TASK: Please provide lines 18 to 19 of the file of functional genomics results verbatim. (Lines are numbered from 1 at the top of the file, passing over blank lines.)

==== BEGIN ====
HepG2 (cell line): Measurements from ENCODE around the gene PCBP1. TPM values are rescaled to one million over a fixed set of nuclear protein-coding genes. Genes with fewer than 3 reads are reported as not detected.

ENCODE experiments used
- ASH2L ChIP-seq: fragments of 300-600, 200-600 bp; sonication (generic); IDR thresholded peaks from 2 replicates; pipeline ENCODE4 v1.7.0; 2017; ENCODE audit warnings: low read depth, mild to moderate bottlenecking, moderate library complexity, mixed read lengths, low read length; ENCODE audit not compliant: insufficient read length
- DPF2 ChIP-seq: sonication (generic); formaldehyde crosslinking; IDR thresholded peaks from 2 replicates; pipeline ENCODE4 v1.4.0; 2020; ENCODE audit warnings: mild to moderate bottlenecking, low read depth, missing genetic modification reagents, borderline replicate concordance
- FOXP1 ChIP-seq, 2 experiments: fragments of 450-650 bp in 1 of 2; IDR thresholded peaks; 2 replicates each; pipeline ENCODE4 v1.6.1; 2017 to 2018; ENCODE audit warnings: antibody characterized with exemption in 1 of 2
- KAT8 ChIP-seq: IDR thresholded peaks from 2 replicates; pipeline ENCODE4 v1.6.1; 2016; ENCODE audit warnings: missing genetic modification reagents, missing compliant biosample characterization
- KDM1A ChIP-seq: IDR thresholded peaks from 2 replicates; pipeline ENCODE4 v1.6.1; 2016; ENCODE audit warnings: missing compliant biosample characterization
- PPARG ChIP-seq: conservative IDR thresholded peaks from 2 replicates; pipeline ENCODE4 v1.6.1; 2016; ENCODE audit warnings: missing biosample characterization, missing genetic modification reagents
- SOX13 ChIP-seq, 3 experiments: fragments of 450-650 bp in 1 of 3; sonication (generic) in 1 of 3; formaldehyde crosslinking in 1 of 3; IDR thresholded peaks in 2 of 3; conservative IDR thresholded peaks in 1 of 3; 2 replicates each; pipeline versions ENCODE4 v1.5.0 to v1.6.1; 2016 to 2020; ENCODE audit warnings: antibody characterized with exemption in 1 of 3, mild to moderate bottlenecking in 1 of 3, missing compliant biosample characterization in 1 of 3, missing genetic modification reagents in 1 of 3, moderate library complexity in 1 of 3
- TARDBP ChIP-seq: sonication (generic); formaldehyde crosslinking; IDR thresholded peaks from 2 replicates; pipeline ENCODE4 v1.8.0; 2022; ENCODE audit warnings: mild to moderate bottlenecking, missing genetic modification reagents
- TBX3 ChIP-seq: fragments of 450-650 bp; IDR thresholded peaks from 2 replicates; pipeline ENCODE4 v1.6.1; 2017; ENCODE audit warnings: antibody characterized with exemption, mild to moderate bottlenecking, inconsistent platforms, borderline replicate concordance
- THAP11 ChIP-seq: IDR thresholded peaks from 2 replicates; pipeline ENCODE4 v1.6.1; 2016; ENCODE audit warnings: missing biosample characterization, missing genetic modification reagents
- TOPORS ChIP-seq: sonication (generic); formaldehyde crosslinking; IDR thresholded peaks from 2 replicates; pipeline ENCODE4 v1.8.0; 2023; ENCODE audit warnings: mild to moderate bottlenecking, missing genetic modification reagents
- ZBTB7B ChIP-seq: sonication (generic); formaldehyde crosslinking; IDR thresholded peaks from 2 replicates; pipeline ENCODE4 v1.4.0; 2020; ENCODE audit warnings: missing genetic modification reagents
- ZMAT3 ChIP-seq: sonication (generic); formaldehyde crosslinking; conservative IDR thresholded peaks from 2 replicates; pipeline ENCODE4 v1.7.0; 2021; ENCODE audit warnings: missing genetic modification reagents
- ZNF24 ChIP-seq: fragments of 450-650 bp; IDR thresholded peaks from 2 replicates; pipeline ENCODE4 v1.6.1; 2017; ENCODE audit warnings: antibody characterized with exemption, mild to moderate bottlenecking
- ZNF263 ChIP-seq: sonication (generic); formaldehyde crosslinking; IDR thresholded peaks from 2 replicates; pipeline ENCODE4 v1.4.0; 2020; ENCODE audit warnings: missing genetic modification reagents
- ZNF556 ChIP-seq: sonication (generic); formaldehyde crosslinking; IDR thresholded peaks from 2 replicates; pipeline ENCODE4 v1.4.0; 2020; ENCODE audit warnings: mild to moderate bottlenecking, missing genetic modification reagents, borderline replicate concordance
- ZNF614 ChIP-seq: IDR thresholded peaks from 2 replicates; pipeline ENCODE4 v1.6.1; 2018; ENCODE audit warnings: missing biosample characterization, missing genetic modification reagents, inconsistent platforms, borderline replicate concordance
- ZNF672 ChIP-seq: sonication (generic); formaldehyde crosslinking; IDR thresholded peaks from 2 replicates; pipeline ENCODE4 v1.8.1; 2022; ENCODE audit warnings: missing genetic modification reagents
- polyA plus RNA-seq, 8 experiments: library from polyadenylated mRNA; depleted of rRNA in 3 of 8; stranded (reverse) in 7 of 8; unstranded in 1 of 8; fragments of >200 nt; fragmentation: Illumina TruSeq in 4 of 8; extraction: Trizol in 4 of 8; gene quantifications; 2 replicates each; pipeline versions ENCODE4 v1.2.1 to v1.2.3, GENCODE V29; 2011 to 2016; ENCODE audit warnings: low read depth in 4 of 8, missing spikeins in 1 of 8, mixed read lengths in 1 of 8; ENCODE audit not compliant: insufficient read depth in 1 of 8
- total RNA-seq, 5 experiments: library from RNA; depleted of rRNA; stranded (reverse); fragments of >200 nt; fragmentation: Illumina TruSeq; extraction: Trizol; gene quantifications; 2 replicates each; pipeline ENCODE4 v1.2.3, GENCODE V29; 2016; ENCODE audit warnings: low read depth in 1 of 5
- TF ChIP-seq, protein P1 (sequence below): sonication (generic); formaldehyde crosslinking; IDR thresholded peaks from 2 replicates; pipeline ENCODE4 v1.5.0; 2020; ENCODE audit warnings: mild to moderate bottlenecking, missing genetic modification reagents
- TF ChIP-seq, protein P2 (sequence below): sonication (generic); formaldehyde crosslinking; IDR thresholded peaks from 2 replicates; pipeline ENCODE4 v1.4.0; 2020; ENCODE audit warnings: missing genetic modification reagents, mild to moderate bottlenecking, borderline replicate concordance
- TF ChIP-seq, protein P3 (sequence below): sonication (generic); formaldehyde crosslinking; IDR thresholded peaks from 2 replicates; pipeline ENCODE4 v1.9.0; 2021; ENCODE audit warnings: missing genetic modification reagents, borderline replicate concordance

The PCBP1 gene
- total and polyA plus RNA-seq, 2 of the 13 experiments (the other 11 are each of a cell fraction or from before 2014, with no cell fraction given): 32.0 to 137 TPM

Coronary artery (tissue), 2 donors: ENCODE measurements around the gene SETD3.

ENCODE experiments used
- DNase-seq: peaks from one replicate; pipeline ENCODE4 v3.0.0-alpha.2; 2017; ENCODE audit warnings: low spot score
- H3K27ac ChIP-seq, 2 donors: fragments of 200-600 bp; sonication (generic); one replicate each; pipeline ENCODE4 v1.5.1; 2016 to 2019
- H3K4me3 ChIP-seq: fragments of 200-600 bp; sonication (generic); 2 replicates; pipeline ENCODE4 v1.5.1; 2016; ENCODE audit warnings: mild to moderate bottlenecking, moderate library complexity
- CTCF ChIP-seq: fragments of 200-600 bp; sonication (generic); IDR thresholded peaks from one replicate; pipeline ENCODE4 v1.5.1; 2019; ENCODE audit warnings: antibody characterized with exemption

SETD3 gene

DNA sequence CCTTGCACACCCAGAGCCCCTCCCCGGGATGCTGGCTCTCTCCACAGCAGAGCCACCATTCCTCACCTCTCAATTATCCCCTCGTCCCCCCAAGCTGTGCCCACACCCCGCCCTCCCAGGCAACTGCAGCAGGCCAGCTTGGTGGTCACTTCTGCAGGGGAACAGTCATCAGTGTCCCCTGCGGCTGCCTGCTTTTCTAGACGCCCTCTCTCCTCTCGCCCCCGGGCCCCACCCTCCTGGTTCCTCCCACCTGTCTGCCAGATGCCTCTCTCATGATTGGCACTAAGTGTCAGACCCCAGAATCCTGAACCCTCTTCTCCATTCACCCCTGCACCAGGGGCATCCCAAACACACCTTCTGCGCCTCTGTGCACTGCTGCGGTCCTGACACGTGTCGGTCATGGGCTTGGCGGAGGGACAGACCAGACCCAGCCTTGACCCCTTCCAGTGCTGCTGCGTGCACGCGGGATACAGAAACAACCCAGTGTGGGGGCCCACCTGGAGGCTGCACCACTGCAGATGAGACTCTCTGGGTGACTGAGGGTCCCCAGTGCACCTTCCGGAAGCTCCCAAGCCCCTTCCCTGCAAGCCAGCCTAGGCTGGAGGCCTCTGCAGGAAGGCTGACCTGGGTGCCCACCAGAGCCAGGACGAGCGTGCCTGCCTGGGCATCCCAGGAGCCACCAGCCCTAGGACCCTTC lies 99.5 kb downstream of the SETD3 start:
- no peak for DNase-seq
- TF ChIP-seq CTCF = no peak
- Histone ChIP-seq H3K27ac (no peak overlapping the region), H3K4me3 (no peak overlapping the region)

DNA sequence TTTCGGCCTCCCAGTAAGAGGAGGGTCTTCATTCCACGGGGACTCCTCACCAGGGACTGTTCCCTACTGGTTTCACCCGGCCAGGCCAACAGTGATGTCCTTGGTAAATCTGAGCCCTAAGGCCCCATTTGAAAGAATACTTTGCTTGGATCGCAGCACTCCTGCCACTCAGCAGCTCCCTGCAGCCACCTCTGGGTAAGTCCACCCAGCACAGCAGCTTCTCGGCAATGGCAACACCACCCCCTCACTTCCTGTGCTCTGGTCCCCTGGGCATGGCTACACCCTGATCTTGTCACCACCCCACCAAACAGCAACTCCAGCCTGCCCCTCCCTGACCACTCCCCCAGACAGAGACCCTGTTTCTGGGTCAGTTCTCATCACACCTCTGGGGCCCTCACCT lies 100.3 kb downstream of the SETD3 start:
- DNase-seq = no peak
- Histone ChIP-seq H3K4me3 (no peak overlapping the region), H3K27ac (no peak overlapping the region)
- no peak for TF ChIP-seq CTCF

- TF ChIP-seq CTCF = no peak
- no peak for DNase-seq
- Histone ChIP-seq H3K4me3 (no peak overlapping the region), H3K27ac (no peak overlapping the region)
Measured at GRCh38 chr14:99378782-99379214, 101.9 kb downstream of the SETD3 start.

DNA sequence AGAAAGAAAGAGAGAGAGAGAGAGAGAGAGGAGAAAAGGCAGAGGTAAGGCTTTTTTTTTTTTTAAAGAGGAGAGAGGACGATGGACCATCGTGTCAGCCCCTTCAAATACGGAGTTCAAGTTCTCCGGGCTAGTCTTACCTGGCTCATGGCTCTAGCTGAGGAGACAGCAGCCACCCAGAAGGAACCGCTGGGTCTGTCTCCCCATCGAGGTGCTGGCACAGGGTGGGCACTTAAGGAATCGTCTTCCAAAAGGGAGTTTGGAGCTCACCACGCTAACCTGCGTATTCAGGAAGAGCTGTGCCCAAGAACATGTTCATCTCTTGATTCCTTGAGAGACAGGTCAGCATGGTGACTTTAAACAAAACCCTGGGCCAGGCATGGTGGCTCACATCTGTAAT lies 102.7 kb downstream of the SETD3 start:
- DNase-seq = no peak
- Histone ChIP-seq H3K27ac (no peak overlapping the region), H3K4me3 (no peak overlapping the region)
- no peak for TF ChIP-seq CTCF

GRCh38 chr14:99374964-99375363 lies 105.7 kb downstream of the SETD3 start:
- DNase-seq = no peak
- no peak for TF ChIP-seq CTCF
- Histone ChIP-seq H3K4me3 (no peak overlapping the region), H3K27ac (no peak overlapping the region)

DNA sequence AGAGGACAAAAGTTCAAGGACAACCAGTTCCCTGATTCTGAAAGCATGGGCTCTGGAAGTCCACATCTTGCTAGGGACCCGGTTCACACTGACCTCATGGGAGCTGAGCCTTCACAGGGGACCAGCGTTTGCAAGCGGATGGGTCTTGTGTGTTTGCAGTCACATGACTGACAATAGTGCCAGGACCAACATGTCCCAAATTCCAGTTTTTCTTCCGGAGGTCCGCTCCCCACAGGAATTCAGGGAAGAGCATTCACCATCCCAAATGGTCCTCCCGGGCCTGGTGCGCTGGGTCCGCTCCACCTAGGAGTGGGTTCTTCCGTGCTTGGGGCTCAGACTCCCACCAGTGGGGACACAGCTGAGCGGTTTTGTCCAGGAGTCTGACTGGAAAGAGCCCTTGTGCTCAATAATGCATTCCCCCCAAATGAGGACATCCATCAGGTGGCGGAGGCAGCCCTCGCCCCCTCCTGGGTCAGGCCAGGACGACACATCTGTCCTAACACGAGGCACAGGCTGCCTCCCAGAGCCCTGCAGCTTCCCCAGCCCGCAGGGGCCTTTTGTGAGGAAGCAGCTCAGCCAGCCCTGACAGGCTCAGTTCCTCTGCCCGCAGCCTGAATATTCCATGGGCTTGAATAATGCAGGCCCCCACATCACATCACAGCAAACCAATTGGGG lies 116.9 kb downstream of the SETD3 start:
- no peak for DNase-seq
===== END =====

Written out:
- ZNF556 ChIP-seq: sonication (generic); formaldehyde crosslinking; IDR thresholded peaks from 2 replicates; pipeline ENCODE4 v1.4.0; 2020; ENCODE audit warnings: mild to moderate bottlenecking, missing genetic modification reagents, borderline replicate concordance
- ZNF614 ChIP-seq: IDR thresholded peaks from 2 replicates; pipeline ENCODE4 v1.6.1; 2018; ENCODE audit warnings: missing biosample characterization, missing genetic modification reagents, inconsistent platforms, borderline replicate concordance